Parvovirus Kills. Is Your Dog Protected?
One of the most deadly viral diseases in dogs, especially puppies, is canine parvovirus, or parvo.
Parvo is highly contagious and is passed to other dogs through feces. It is resistant to temperature and weather changes (freezing actually protects the virus), so it can survive in the environment and on objects — shoes (or paws), grass, dog bedding and kennels, leashes, even people — for a long time.
Dogs are often exposed to it at dog parks or other places where dogs socialize. Unnoticeable, trace amounts of feces carrying the virus can be brought into your home by your dog, other pets, and people, as well as on your dog’s tennis ball or Frisbee. Your pup can become infected by chewing on, licking, or eating a contaminated object.
Only 20% of infected dogs develop the disease, but the consequences can be dire. If your pet has any of the following symptoms, contact your veterinarian right away:
- Severe, bloody diarrhea
- Depression or lethargy
- Loss of appetite
Vomiting and diarrhea can quickly lead to dehydration, and puppies especially have a hard time surviving. According to the American Veterinary Medical Association, parvovirus deaths usually occur 48 to 72 hours after symptoms first appear.
Because parvo is so contagious and can be fatal, if your dog is infected, she will probably be hospitalized and will need to be isolated from other animals. Treatment focuses on controlling vomiting and diarrhea and administering intravenous fluids to keep the pet hydrated. Some dogs also need plasma or blood transfusions. The treatment can be very hard on the dog and there is no guarantee of success.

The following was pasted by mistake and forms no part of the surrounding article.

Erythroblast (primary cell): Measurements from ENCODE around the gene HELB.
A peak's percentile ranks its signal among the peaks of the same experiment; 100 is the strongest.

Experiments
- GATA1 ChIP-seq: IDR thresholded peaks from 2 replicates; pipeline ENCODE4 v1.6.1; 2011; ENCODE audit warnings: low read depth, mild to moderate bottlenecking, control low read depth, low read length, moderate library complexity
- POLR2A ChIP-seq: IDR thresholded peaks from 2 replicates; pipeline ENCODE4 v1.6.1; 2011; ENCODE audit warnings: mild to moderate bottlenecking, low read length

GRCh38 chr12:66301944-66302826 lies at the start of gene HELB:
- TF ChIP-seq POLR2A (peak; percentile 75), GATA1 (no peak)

Don’t Panic, Vaccinate
Occasionally, parvo jumps into the media spotlight, and pet owners panic. But if your pet is properly vaccinated, there is usually no need for worry.
The American Animal Hospital Association recommends that puppies receive three doses of the vaccine between 6 and 16 weeks of age. Your dog will need a booster one year later and then once every three years after that. Dogs older than 16 weeks should receive two doses of the vaccine three or four weeks apart.
Things You Need to Know About Parvo
- Early vaccination and regular boosters are essential. Make sure a veterinarian performs the exam and vaccination. If you rely on a breeder or “papers” (which can be inaccurate), ask for verification that the work was performed by a veterinarian.
- If you think you have come into contact with the virus, clean your shoes and, if possible, the area where there was fecal matter, with a mixture of bleach and water (½ cup bleach to 1 gallon water).
- If your puppy is lethargic, vomiting, eats less than normal, or stops eating altogether, call your veterinarian immediately. The earlier treatment is started, the better the outcome. However, treatment can be effective even if puppies have been sick for several days.
- Don’t pay too much attention to Internet rumors about new strains of parvo or misinformation about prevention and treatment. Every two or three years, there seems to be a new wave of “parvo hysteria,” but it’s almost always inaccurate.
Provided by Craig Datz, DVM
Assistant Professor, University of Missouri College of Veterinary Medicine